Zuffanti and Heward – Merlin: The Rock Opera
 For those of you who haven’t heard Zuffanti/Heward’s 2000 work, Merlin: The Rock Opera, now is your chance to pick up the rereleased/remixed/remastered edition (that’s a lot of ‘re’!). While I think this album could draw mixed reactions, all I can think as I listen is, “I would love to see this live!” One thing that makes this record so cool is that it doesn’t sound like a copy of Zuffanti’s other projects, and it doesn’t just sound like a concept album with a bunch of singers. The composition, types of melodies, lyrics, and music, all lend themselves to a musical stage production. This will surely encourage some and scare away others, but for me, it is a fantastic blend of prog elements and instrumentation with stage musical style composition. Don’t be expecting lengthy and ambitious instrumental sections; the music and arrangements are meant to strengthen the story, the singers, and their dialogue rather than steal the show themselves. Does that make it a less ‘proggy’ album? In my opinion, no; you might not hear five minute moog solos on here, but Zuffanti/Heward definitely managed to delight me with this ambitious prog rock release.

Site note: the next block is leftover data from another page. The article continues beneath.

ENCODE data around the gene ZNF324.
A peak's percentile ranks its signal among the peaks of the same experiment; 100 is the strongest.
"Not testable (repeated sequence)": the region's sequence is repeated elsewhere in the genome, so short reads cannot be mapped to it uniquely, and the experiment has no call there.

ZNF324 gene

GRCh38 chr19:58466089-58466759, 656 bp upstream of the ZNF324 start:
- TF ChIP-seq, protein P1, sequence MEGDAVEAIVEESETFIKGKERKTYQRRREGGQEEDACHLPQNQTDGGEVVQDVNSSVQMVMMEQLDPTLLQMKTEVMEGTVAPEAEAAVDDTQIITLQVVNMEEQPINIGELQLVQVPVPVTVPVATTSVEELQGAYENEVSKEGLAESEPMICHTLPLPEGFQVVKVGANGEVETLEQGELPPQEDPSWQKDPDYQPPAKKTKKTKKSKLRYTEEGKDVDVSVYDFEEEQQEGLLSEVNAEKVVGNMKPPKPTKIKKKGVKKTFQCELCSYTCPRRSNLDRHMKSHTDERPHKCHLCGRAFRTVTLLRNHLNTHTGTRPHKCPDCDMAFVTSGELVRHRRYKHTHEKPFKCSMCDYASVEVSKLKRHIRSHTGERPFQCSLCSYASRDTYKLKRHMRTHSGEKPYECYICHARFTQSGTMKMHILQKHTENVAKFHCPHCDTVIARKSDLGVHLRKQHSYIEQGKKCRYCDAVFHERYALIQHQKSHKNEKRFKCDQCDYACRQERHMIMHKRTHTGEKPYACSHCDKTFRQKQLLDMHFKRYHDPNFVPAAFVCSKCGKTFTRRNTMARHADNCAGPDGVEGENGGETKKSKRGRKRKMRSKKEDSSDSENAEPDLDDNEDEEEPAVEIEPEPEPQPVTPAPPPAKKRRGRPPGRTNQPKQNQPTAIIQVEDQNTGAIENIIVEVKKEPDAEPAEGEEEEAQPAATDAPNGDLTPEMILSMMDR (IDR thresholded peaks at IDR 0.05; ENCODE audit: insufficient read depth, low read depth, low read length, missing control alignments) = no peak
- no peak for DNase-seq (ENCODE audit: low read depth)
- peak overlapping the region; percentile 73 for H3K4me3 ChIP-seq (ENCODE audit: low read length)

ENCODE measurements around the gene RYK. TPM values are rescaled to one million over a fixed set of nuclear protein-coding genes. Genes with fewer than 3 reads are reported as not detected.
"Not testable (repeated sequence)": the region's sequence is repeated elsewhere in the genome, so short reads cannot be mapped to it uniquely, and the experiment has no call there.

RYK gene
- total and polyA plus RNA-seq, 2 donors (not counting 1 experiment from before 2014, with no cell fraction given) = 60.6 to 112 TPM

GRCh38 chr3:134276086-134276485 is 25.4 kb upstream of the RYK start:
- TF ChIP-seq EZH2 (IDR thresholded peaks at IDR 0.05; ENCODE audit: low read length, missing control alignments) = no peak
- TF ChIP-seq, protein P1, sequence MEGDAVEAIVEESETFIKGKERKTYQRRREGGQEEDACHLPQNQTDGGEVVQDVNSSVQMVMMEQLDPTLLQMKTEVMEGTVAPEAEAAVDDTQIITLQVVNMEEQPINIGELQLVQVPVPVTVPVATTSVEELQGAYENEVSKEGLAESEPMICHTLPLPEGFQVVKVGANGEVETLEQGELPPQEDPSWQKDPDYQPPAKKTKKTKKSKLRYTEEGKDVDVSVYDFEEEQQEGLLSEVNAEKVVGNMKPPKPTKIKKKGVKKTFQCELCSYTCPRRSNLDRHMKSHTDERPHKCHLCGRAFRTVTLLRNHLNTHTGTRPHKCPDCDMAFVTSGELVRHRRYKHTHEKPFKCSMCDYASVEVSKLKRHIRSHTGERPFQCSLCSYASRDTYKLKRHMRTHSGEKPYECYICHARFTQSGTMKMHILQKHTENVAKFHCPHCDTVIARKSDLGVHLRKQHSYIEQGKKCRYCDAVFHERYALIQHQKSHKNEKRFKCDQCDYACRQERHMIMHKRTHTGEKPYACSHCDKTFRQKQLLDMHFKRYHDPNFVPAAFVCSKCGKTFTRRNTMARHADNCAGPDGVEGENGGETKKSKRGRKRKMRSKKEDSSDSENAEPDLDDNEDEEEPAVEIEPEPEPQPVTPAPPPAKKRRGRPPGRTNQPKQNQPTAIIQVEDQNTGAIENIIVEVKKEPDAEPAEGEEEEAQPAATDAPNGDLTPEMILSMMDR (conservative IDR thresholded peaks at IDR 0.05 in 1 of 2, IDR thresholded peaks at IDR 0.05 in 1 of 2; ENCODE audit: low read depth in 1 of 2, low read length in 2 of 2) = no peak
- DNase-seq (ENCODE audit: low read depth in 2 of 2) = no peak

Barrett Elmore – Woodlands
 Barrett Elmore’s latest effort, Woodlands, brings to the table what I consider to be a fine representation of psychedelic prog that sounds extremely classic while maintaining a modern edge. Buried beneath ambient layers of chorusy guitars and grooving basslines there is something definitively Swedish going on here, perhaps it’s that tad bit of haunting melancholy that permeates songs such as the title track, “Woodlands.” While psychedelic isn’t generally my cup of tea, I will say that thoroughly enjoyed this album and recommend it to all, especially to those who are into the Swedish scene in general and those who are have been wanting to dig a little more into psychedelic prog but haven’t yet done so.